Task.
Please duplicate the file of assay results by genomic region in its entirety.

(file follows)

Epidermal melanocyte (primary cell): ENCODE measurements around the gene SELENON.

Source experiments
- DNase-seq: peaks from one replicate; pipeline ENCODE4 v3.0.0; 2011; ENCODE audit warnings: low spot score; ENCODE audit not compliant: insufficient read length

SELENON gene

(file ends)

Epidermal melanocyte (primary cell): ENCODE measurements around the gene SELENON.

Source experiments
- DNase-seq: peaks from one replicate; pipeline ENCODE4 v3.0.0; 2011; ENCODE audit warnings: low spot score; ENCODE audit not compliant: insufficient read length

SELENON gene